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On Zilliacus’ Wikipedia page, the website cautions that it appears to have been edited by somebody with “close connections” to the entrepreneur. The page says that he is the great-great-grandson of a 19th-century mayor of Helsinki, and the great-grandnephew of the founder of the Finnish Activist Resistance Party, which sought to free Finland from Russian control. It also says that Zilliacus was editor-in-chief of his student newspaper at the University of Helsinki and a three-time chair of its student union. He also told The Athletic that he was a prodigiously gifted young footballer, spending one season in Brazil with Fluminense, and sent a picture of him playing bare-chested during his time in the club’s youth academy.

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Yet instead of a career in football, Zilliacus says he opted to join the mobile phone company Nokia at the age of 25, before moving to Singapore to head up the company’s Asia operations.

The Daily Star newspaper greeted news of his United bid by describing him as a “mobile phone guru”. The American sports business publication Front Office Sports described him as a billionaire, a description Zilliacus himself rejects, and he says he has sought to repeatedly correct reports that inaccurately depict him in this way.

As for his record in football, Zilliacus has said he was the chairman of HJK for four years between 1982 and 1986, a period in which the club were Finnish champions.

HJK have clarified this week that his was a smaller role than it perhaps sounds, as a chairman within the football department, rather than the club’s overall chairman, Kari Kontuniemi. Zilliacus countered to The Athletic: “I was in charge of all sporting aspects of the men’s team, including buying and selling players, contract negotiations that I personally handled with each player and selection of the team manager. In other words, all the power that a chairman of a football club has now.”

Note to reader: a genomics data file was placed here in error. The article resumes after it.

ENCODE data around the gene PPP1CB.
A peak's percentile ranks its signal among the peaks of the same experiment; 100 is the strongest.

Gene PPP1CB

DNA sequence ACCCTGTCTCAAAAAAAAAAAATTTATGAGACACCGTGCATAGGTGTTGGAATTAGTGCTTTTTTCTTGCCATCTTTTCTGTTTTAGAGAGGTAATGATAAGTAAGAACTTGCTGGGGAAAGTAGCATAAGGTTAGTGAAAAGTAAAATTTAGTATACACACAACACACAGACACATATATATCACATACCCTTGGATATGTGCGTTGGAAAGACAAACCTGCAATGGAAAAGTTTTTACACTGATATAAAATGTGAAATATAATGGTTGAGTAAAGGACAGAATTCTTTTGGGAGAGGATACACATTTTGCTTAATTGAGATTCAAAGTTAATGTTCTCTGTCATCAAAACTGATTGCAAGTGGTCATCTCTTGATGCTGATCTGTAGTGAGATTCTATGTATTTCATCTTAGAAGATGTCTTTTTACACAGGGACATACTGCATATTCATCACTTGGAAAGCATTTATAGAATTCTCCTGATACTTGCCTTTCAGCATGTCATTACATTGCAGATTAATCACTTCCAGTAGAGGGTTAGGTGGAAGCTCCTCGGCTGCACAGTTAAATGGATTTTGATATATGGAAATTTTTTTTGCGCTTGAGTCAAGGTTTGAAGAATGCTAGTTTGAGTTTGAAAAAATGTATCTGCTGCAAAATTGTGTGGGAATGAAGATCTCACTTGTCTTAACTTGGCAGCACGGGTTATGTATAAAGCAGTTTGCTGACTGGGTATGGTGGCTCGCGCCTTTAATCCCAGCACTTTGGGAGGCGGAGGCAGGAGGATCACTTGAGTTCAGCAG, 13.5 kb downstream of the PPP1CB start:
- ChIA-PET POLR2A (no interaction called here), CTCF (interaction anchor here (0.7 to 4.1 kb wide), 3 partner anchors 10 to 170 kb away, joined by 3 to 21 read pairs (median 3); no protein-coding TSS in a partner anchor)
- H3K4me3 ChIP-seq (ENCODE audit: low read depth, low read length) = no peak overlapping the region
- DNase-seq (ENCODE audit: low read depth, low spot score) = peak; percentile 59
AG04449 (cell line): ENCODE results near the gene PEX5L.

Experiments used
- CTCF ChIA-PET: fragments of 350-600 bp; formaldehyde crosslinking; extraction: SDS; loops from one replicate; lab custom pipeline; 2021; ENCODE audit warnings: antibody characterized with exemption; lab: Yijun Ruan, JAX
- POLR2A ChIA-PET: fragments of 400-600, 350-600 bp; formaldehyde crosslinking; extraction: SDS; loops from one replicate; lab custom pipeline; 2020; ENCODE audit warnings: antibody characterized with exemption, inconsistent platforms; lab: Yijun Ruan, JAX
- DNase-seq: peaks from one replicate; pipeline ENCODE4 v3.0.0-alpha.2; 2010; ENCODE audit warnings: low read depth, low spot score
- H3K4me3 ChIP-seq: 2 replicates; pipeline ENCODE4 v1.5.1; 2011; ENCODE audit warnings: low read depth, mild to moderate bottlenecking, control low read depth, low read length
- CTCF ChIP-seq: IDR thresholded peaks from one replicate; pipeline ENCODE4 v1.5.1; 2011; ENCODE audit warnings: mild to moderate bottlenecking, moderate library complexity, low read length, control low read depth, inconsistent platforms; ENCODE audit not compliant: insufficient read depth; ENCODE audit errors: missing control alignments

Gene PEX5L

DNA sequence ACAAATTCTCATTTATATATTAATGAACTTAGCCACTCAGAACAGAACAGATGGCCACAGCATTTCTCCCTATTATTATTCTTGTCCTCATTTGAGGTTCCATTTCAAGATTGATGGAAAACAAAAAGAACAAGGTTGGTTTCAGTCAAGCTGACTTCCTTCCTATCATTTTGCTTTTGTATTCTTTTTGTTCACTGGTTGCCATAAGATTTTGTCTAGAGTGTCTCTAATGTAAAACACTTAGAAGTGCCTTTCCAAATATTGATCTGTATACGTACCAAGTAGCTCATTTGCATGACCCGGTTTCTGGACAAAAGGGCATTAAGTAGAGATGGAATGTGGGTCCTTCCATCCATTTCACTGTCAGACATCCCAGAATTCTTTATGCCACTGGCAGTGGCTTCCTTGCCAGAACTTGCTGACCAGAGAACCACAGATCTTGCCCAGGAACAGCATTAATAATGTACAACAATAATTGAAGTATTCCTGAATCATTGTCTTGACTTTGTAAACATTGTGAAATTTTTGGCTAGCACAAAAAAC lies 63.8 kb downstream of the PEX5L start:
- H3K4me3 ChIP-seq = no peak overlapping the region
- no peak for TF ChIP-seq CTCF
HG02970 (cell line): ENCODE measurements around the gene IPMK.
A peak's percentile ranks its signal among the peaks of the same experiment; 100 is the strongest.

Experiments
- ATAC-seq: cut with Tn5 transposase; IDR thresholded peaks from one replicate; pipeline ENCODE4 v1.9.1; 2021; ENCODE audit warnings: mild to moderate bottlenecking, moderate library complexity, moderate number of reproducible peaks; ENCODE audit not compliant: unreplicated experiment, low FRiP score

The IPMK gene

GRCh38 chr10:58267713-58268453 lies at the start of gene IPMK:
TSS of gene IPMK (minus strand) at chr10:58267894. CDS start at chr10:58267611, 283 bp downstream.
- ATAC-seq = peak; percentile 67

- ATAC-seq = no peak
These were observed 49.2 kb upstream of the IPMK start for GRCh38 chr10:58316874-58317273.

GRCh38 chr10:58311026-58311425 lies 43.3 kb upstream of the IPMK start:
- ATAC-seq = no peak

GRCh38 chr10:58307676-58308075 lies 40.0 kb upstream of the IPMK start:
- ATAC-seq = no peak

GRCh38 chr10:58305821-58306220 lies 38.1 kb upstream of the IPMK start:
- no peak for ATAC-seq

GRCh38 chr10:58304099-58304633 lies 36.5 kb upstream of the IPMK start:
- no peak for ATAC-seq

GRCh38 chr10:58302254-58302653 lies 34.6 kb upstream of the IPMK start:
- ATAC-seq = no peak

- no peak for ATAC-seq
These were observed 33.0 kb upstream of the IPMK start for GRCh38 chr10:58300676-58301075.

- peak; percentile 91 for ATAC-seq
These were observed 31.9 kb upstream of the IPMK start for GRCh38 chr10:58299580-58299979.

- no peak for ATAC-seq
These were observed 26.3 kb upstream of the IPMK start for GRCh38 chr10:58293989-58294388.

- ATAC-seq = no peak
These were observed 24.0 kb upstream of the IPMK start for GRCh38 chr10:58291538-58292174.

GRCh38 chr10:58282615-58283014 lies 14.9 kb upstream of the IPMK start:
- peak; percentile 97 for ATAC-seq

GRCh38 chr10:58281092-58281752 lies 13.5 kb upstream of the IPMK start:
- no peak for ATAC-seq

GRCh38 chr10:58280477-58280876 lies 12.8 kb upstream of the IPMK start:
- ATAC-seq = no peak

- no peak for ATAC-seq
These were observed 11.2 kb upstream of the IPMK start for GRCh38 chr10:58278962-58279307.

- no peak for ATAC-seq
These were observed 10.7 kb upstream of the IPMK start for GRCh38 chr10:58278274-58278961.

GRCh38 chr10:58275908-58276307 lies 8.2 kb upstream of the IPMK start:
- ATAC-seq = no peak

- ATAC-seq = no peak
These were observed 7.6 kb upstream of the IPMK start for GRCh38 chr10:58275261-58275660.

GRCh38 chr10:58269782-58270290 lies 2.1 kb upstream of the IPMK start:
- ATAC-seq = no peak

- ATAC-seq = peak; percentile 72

During his short spell as a contender to acquire Manchester United, Finnish sports journalist Janne Oivio told the BBC that Zilliacus was “very much a move and shaker” in the 1980s and early ’90s in Helsinki. “He was very personable, charming, excellent at making connections,” Oivio added, “and built an expansive network of connections.”

Yet when news broke in Finland of his bid for United, Oivio recalled: “We thought, ‘This guy? Really?’. Everyone was like, ‘Hold on — he’s going to do what?’.”

Zilliacus wanted to increase fan ownership of Manchester United (Mike Egerton/PA Images via Getty Images)

That, too, appeared to be the response at Manchester United and among the Raine Group, the New York merchant bank entrusted by the Glazer family to market the club and receive bidders. Sources close to that process, who do not wish to be named owing to sensitivities around the deal, say that Zilliacus did make contact with Raine but his approach lacked substance.

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Zilliacus also became very involved late in the day, right against the deadline of the second round of bidding.

“I got involved in the bidding only after the other bidders had completed their due diligence,” he said. “Without proper due diligence, I could only give the Raine Group a framework offer based on publicly available information. I asked Raine for the possibility to do my own due diligence so that I could build a complete offer. As the process with the other bidders already was well on the way, the Raine Group did not agree to this. I therefore decided to withdraw from further bidding.”

Asked how he would have funded such a takeover, he added: “Details of how a possible buy would have been funded is not a public matter and I remain committed to signed NDAs (non-disclosure agreements). I have stated that unlike Sheikh Jassim and Sir Jim Ratcliffe, who both have huge wealth that enables them to buy a large football club outright, I do not sit on billions and must take another route and build a consortium with partners. Such a consortium for the bid for Manchester United was being built but for Inter — it was ready.”

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On May 28, Zilliacus tweeted what he claimed United had missed out on. “Using the tools we have, XXI Century Football Capital could have paid Glazers $6billion, built a new stadium, built the world’s best team and still run a profitable club. Too bad they didn’t want to talk with us.”

Inter, meanwhile, have been a club appearing likely to sell for quite some time. Last season, even in a year they reached the Champions League final, the club lost €85million (now £72.9m; $92m) after losing €140m in 2022 and €245.6m — a Serie A record – in 2021.